Though you were using those fancy categorical terms in your question and should be completely satisfied with the existing answers, here is an attempt for a rather trivial explanation:

Suppose there *would* be a function `return`

(or `pure`

or `unit`

or `...`

) in the Functor type class.

Now try to define some common instances of Functor: `[]`

(Lists), `Maybe`

, `((,) a)`

(Tuples with a left component)

Easy enough, eh?

Here are the ordinary Functor instances:

```
instance Functor [] where
fmap f (x : xs) = f x : fmap xs
fmap _ [] = []
instance Functor Maybe where
fmap f (Just x) = Just (f x)
fmap _ Nothing = Nothing
instance Functor ((,) a) where
fmap f (x, y) = (x, f y)
```

What about `return`

for Functor now?

Lists:

```
instance Functor [] where
return x = [x]
```

Alright. What about Maybe?

```
instance Functor Maybe where
return x = Just x
```

Okay. Now Tuples:

```
instance Functor ((,) a) where
return x = (??? , x)
```

You see, it is unknown which value should be filled into the left component of that tuple. The instance declaration says it has a type `a`

but we do not know a value from that type. Maybe the type a is the `Unit`

type with only one value. But if its `Bool`

, should we take `True`

or `False`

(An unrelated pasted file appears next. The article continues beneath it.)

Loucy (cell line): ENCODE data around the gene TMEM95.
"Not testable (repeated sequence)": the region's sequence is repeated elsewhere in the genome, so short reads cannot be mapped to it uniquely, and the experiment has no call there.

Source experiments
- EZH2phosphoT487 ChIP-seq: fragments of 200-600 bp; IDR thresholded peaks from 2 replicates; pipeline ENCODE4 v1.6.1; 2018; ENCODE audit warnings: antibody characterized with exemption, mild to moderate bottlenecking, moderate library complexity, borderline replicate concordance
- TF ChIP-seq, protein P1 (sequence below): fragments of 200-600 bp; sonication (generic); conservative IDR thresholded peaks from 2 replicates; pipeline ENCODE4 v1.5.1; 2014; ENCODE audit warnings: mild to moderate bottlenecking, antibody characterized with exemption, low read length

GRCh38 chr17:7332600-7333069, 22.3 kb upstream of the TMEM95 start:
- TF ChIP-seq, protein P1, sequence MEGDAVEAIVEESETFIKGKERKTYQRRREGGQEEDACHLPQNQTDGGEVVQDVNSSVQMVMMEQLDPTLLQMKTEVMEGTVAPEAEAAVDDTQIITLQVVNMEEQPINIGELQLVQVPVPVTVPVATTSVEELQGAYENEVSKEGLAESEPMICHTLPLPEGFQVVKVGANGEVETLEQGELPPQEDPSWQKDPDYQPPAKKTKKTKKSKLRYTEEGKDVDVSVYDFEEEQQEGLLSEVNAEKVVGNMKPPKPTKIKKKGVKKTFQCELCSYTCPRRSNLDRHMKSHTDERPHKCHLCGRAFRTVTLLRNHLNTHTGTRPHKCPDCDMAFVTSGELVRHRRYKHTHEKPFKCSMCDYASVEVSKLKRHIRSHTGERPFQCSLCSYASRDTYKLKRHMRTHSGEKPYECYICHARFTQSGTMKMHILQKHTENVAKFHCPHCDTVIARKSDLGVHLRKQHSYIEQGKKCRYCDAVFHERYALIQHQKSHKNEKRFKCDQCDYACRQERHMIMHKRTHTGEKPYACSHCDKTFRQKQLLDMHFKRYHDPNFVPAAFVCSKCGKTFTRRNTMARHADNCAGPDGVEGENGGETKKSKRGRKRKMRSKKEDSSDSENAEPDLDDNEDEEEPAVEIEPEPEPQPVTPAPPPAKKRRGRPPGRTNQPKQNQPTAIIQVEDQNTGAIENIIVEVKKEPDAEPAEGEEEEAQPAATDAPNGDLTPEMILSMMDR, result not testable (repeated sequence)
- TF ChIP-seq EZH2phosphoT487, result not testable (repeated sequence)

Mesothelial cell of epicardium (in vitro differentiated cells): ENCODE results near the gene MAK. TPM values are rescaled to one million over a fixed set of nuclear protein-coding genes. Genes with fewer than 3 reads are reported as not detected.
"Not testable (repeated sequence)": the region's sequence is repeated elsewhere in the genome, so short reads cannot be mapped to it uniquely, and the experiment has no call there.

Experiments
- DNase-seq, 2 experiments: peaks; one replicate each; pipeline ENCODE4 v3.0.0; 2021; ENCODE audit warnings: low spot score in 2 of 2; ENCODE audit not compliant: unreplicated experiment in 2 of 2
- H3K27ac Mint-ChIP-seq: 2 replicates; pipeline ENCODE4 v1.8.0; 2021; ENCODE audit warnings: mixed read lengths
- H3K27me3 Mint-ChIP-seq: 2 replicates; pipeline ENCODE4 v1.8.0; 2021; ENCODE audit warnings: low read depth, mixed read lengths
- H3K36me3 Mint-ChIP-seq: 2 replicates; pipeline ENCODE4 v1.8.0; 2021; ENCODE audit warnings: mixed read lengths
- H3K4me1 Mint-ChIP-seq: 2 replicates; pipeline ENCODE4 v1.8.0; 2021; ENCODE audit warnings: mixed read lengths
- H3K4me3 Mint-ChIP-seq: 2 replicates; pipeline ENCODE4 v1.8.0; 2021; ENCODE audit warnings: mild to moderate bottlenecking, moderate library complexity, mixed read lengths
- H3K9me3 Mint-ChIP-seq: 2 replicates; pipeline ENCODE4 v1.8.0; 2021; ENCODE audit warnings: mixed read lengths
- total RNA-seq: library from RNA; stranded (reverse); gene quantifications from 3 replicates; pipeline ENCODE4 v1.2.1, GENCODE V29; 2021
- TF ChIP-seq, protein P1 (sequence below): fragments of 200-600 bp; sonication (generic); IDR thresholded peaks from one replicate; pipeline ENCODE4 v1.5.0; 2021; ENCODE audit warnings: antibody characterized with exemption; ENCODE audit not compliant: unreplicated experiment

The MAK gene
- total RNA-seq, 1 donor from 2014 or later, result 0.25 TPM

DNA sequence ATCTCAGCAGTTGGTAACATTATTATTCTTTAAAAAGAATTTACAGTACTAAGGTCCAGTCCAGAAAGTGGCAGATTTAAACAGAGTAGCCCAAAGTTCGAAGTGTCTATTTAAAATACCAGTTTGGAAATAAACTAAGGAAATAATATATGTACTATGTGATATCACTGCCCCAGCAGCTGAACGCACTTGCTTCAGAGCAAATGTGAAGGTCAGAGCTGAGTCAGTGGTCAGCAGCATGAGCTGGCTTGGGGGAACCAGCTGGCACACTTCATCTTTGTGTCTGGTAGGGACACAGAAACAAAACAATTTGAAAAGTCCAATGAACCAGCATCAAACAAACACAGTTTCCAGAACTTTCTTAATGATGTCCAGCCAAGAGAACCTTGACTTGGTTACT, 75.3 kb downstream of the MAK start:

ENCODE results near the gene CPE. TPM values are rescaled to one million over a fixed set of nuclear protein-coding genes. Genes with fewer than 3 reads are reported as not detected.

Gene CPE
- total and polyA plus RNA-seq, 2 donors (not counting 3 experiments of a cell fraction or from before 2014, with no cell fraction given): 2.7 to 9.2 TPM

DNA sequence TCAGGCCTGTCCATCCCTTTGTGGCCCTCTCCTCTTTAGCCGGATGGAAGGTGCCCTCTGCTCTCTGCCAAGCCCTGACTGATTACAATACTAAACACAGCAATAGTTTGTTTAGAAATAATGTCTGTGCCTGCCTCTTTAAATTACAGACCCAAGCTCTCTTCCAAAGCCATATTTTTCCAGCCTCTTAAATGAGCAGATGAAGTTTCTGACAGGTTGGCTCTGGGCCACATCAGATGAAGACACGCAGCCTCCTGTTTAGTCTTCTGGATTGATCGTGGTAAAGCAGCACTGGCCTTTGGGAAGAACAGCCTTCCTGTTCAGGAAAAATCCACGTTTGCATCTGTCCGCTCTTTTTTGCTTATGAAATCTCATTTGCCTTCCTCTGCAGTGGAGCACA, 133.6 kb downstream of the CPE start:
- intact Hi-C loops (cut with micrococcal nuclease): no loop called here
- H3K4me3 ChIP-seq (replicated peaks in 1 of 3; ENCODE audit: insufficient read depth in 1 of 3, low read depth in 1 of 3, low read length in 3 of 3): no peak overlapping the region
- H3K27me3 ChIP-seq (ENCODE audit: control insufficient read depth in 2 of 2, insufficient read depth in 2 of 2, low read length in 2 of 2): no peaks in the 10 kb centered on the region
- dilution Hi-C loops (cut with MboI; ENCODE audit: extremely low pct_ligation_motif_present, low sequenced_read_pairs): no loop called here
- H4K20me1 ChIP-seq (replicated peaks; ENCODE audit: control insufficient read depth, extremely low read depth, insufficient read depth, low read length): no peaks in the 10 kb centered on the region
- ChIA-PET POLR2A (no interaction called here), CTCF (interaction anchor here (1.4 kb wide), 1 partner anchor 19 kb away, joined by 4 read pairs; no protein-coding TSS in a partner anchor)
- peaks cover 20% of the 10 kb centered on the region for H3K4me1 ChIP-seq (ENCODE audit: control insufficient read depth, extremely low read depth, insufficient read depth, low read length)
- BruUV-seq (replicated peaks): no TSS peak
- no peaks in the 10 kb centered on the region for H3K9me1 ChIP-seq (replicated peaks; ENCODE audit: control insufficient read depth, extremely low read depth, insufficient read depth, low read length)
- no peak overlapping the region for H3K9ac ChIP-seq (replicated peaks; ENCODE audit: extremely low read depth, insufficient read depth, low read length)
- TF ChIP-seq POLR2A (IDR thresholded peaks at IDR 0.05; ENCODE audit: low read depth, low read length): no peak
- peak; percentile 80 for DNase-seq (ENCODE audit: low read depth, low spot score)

? If it is `Either Int Bool`

should we take `Left 0`

or `Right False`

or `Left 1`

?

So you see, if you had a `return`

on Functors, you could not define a lot of valid functor instances in general (You would need to impose a constraint of something like a FunctorEmpty type class).

If you look at the documentation for `Functor`

and `Monad`

you will see that there are indeed instances for `Functor ((,) a)`

but not for `Monad ((,) a)`

. This is because you just can't define `return`

for that thing.

`Functor`

and for`Monad`

classes"? Since monadsarefunctors, it can't be opposite. — As for "why category theory argument is applicable to Haskell type theory": type theory has nothing to do with this whatsoever. It's just theHaskell standard libraries, they implement type classes which aremodelled after category theory concepts.`return`

is representing the natural transformationη: 1 →T, which is defined for every monad but not for general functors. So... what's still not clear to you?4more comments